SARS-CoV-2 is the pathogen responsible for the COVID-19 pandemic. The SARS-CoV-2 papain-like cysteine protease (PLpro) has been implicated in playing important roles in virus maturation, dysregulation of host inflammation, and antiviral immune responses. The multiple functions of PLpro render it a promising drug target. Therefore, we screened a library of approved drugs and also examined available inhibitors against PLpro. Inhibitor GRL0617 showed a promising in vitro IC50 of 2.1 µM and an effective antiviral inhibition in cell-based assays. The co-crystal structure of SARS-CoV-2 PLproC111S in complex with GRL0617 indicates that GRL0617 is a non-covalent inhibitor and it resides in the ubiquitin-specific proteases (USP) domain of PLpro. NMR data indicate that GRL0617 blocks the binding of ISG15 C-terminus to PLpro. Using truncated ISG15 mutants, we show that the C-terminus of ISG15 plays a dominant role in binding PLpro. Structural analysis reveals that the ISG15 C-terminus binding pocket in PLpro contributes a disproportionately large portion of binding energy, thus this pocket is a hot spot for antiviral drug discovery targeting PLpro.


Subject(s)
Antiviral Agents/chemistry , Antiviral Agents/pharmacology , /chemistry , /drug effects , /metabolism , /genetics , Cytokines/metabolism , Drug Discovery , Drug Interactions , HEK293 Cells , High-Throughput Screening Assays , Humans , Inhibitory Concentration 50 , Models, Molecular , Pandemics , Protein Conformation , /metabolism , Ubiquitins/metabolism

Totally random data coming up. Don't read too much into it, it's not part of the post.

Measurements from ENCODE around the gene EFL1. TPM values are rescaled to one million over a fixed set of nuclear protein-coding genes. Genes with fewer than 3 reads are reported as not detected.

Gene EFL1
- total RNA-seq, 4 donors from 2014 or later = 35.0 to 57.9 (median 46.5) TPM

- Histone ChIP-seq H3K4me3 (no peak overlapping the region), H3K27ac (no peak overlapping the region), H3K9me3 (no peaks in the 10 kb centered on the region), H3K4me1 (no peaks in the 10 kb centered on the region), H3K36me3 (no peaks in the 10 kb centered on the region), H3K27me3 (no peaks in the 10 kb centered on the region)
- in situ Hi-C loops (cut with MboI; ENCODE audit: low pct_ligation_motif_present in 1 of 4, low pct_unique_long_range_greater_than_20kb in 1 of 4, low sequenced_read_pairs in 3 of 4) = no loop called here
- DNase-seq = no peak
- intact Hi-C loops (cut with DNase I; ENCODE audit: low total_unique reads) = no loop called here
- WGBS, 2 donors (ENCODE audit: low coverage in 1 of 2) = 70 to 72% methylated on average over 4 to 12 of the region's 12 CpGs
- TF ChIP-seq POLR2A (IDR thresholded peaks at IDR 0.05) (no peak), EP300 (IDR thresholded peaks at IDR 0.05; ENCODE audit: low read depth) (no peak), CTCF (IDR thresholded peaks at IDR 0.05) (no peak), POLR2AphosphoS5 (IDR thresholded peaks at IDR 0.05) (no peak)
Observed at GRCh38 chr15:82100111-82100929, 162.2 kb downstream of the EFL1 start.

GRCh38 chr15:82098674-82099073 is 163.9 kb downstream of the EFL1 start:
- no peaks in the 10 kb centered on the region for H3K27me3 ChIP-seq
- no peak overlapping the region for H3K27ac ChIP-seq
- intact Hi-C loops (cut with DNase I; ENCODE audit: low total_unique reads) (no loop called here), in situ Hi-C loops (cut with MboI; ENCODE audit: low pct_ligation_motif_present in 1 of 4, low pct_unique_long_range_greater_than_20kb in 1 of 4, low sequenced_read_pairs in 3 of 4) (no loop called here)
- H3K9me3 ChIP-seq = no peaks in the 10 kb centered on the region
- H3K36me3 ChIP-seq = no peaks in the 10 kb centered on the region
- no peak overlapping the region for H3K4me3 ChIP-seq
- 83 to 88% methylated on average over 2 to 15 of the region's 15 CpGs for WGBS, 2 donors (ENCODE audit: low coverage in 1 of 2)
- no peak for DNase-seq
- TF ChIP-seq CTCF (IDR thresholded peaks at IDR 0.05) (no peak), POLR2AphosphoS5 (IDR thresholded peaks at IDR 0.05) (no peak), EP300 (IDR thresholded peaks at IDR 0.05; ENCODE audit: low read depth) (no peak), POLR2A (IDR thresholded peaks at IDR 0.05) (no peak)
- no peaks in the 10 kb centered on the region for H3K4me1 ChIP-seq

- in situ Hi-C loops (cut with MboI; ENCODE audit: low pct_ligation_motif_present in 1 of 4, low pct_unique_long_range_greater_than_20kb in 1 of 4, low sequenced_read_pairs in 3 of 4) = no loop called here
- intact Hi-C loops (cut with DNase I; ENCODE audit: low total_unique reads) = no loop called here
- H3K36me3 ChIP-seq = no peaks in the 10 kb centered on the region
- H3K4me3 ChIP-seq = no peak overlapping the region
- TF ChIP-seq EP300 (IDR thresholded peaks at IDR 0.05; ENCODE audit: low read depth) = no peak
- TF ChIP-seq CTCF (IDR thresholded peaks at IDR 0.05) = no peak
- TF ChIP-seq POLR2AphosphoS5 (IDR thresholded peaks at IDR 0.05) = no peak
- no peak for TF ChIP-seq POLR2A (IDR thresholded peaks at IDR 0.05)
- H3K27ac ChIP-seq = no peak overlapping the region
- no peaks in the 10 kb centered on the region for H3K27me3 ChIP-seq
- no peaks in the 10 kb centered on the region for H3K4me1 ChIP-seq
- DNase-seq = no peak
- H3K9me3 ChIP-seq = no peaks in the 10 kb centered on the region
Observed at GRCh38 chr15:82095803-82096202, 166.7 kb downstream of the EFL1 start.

19.
J Zhejiang Univ Sci B ; 22(1): 21-30, 2021 Jan 15.
Article in English | MEDLINE | ID: covidwho-1032346

ABSTRACT

Adenosine diphosphate (ADP)-ribosylation is a unique post-translational modification that regulates many biological processes, such as DNA damage repair. During DNA repair, ADP-ribosylation needs to be reversed by ADP-ribosylhydrolases. A group of ADP-ribosylhydrolases have a catalytic domain, namely the macrodomain, which is conserved in evolution from prokaryotes to humans. Not all macrodomains remove ADP-ribosylation. One set of macrodomains loses enzymatic activity and only binds to ADP-ribose (ADPR). Here, we summarize the biological functions of these macrodomains in DNA damage repair and compare the structure of enzymatically active and inactive macrodomains. Moreover, small molecular inhibitors have been developed that target macrodomains to suppress DNA damage repair and tumor growth. Macrodomain proteins are also expressed in pathogens, such as severe acute respiratory syndrome coronavirus 2 (SARS-CoV-2). However, these domains may not be directly involved in DNA damage repair in the hosts or pathogens. Instead, they play key roles in pathogen replication. Thus, by targeting macrodomains it may be possible to treat pathogen-induced diseases, such as coronavirus disease 2019 (COVID-19).